Dallas — Most shows at Ochre House Theater defy categorization, and artistic director and house playwright Matthew Posey and his ensemble, credited with the original music and lyrics, continue the tradition with Original Man, a musical drama with a tragic aftertaste.
Joe (pirate-handsome Marcus Stimac) lives with his bedeviled drunken father, Old Joe (playwright Posey gone grizzled), and his hard-working beleaguered older brother, Lenny (poignant, unshaven Justin Locklear) in rural Ireland in the 60s, when rock stardom beckoned as an escape from the poverty, boredom and vice of an exhausted economy and a scabby home life.
Old Joe enters cursing on a set jammed with a stove on wheels, a dirty kitchen table and a junkyard fridge. Staggering around the stage, flanked by three musicians on the left and apparently innocent appliances on the right, the old man accuses his weary-looking, greasy-haired son of “drinking my beers.” Big, menacing Old Joe slaps the young man to the floor when the kid accuses his father of driving his mother to the grave. We’re off and cringing.
Posey’s legendary productivity (two dozen plays in two decades) expresses itself in drama and musical theater ranging from delightful comedy of the absurd in works like Morphing, a telling and hilarious riff on Eugene O ‘Neil’s Long Day’s Journey into Night, to the profoundly tragic depiction of the ends of evil in Mean, a brilliant imagining of the chance meeting of the Manson cult in a desert honky-tonk.
From a middle-aged West Texas hermaphrodite come back to “raise the dead” in Sebastian to a couple of mean-assed aging actors in Old, A Vaudeville Tragedy, Posey employs unique characters, real and invented, to embody his tragic vision. He’s written revealing plays based on gonzo journalist Hunter S. Thompson (14 Death Defying Acts) and junkie novelist William S. Burroughs (Bill). Posey imagined the young Hemingway stranded in the Spanish Highlands where passionate flamenco dance and violent criminals inspire his novel, For Whom the Bells Toll.
In Posey’s tragic vision, death is always just an overdose or a knife stab away. Meaning must be created from scratch. Any grace in such a world is mostly a kind feminine hand or a fierce, life-loving woman with the power to soothe and inspire. His recent portrayal of a gritty old astronomer tracking a black hole and dealing with the devil in Soft Noodle Map is almost Tempest-like in its celebration of the heavenly grandeur below which we live out our little lives.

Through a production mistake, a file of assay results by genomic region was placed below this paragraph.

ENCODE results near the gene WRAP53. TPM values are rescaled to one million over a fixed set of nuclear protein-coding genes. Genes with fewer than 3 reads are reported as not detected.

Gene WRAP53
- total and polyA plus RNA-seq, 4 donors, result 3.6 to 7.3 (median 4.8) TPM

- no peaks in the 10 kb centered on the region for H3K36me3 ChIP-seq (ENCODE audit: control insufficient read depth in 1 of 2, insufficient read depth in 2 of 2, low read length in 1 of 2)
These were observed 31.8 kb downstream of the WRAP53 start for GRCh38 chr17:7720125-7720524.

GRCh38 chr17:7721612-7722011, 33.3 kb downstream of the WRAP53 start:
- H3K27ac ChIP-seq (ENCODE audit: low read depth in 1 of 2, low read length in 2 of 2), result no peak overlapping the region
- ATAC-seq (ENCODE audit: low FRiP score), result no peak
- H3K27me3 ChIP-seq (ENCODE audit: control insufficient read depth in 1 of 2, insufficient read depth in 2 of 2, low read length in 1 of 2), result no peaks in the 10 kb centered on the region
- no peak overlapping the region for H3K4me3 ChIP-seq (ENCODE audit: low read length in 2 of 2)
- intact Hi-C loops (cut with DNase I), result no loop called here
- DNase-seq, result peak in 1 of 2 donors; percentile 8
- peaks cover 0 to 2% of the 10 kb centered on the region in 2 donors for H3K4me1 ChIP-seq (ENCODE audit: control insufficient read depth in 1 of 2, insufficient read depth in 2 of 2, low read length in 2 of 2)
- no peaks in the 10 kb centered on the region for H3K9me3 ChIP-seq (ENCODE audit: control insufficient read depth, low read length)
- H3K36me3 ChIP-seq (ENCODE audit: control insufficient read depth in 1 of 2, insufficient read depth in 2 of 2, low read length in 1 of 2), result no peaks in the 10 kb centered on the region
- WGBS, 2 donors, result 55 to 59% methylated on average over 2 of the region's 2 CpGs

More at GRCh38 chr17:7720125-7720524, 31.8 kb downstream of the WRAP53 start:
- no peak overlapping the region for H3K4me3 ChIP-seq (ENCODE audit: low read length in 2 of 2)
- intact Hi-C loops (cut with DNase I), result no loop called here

Original Man emphasizes the squalor below. Unemployed and squeezed by violence and grief, Joe numbs the pain by sniffing coke and shooting up with his equally deadbeat pals at the kitchen table. His only escape from zombie-land is the music in his head. Joe stands and grabs the mike at stage center and sings “Pocketful of Rain,” a ballad about his miserable life delivered as a Joe Crocker caricature.
Perky neighbor Percy (Carla Parker in mama mode) stops by to bring the two men some piggy pies, put raving Old Joe to bed and join him sometimes. When things get really ominous, RayRay (Darren McElroy in black glasses and a glittering tux) shows up to encourage Joe, declaring, “I’m the Ray Charles inside you.” The two rock out in a rebellious “I Don’t Have Ta.” Joe and his buddy Cory (hipster Chris Sykes) talk about escaping to London to make it big in the rock scene. Will their coke-fueled dreams simply vaporize?
Meanwhile, back at the pub, brother Lenny gets in a forced fight with the nasty Mr. Butterfield (a sleazy, vacant-eyed Christian Taylor), the local moneylender and all-round village monster. On the run with his tough-talking girlfriend Shawnee (brittle blonde Monet Lerner), Lenny grabs his guitar and sings “Less Ahead, Better Behind,” a song that sums up the philosophy of the show. Things get worse and worse and worse and worse.
Joe’s hapless wannabe girlfriend Tilly (a touchingly vulnerable Quinn Coffman), coming down from a heroine high, has a compelling conversation with a seductive open oven door (designed by puppet-meister Locklear), and Old Joe sings a gravelly and wrenching gospel, “Goin’ Home.”
All eight characters get a shot at the mike, literally singing their hearts out, backing each other as a chorus and accompanied by the three musicians onstage, joined by Locklear, doubling on guitar. Keyboardist Kate Fisher carries the show forward here, along with Trey Pendergrass on drums and Aaron Gonzales on bass. Gonzales delivers a shivering riff on bass between acts, a twanging downer tune in minor chords, evoking the mayhem to come.
The soundscape blends with the script in this sometimes murky, but often startling show. Working class Irish accents occasionally obscure a word or two, and tend to fall away when everybody sings, but add verbal reality to this collage of a play.
By the time we’ve heard the dozen songs and met the people around him, we want Joe to make it. Stimac’s sweaty, hopeful musician-in-the making is so eager to escape and so touchingly devoted to his muddled, abusive father, we’re pulling for him throughout.
Original Man may have a familiar plot, but the Ochre House ensemble actors are the lively ingredients that make each of these motley characters an original.